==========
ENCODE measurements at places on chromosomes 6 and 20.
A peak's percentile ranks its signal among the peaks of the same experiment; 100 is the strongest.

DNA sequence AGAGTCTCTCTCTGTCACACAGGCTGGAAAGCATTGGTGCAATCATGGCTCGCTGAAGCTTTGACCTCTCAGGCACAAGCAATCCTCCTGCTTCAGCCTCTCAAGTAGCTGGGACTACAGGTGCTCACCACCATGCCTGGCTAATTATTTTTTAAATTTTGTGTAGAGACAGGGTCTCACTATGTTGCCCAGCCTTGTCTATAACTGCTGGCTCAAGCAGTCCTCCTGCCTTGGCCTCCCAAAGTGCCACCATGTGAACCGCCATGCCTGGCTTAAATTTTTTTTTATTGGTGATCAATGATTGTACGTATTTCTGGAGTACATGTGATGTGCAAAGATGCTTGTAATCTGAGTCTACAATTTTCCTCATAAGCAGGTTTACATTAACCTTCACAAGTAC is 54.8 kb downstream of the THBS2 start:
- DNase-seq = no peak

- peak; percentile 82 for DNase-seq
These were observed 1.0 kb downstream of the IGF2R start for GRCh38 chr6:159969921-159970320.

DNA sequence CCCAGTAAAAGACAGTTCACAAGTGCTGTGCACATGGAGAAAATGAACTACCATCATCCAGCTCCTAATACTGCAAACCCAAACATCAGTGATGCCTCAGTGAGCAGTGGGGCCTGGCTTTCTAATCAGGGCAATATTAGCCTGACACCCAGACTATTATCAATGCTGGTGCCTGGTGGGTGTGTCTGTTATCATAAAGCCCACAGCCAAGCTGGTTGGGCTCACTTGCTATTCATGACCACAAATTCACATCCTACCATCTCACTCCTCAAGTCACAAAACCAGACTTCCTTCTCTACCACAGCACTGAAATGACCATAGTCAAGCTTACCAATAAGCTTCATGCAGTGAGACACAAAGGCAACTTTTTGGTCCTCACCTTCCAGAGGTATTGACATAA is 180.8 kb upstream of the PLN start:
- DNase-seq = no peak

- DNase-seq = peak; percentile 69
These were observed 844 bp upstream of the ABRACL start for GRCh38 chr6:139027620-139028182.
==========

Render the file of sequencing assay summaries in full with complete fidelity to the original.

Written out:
ENCODE measurements at places on chromosomes 6 and 20.
A peak's percentile ranks its signal among the peaks of the same experiment; 100 is the strongest.

DNA sequence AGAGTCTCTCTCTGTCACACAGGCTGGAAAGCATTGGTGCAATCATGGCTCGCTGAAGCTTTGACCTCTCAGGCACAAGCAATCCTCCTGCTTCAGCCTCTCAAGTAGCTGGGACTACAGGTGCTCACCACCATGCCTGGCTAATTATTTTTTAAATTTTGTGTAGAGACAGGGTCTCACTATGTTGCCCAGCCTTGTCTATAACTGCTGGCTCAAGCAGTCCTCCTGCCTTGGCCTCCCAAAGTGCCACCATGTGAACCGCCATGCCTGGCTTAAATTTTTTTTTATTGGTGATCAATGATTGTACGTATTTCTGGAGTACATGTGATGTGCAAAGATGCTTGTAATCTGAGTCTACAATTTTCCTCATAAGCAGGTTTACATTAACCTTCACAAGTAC is 54.8 kb downstream of the THBS2 start:
- DNase-seq = no peak

- peak; percentile 82 for DNase-seq
These were observed 1.0 kb downstream of the IGF2R start for GRCh38 chr6:159969921-159970320.

DNA sequence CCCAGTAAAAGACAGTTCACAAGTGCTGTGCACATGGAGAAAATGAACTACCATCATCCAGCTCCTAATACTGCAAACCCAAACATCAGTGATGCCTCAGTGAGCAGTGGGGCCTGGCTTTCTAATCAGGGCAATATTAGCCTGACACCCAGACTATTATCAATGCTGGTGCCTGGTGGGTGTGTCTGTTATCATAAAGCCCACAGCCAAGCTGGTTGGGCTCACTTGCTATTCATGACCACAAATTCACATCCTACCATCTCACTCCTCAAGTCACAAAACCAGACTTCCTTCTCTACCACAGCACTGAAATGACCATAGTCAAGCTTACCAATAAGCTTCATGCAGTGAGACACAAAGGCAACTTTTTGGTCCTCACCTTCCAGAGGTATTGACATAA is 180.8 kb upstream of the PLN start:
- DNase-seq = no peak

- DNase-seq = peak; percentile 69
These were observed 844 bp upstream of the ABRACL start for GRCh38 chr6:139027620-139028182.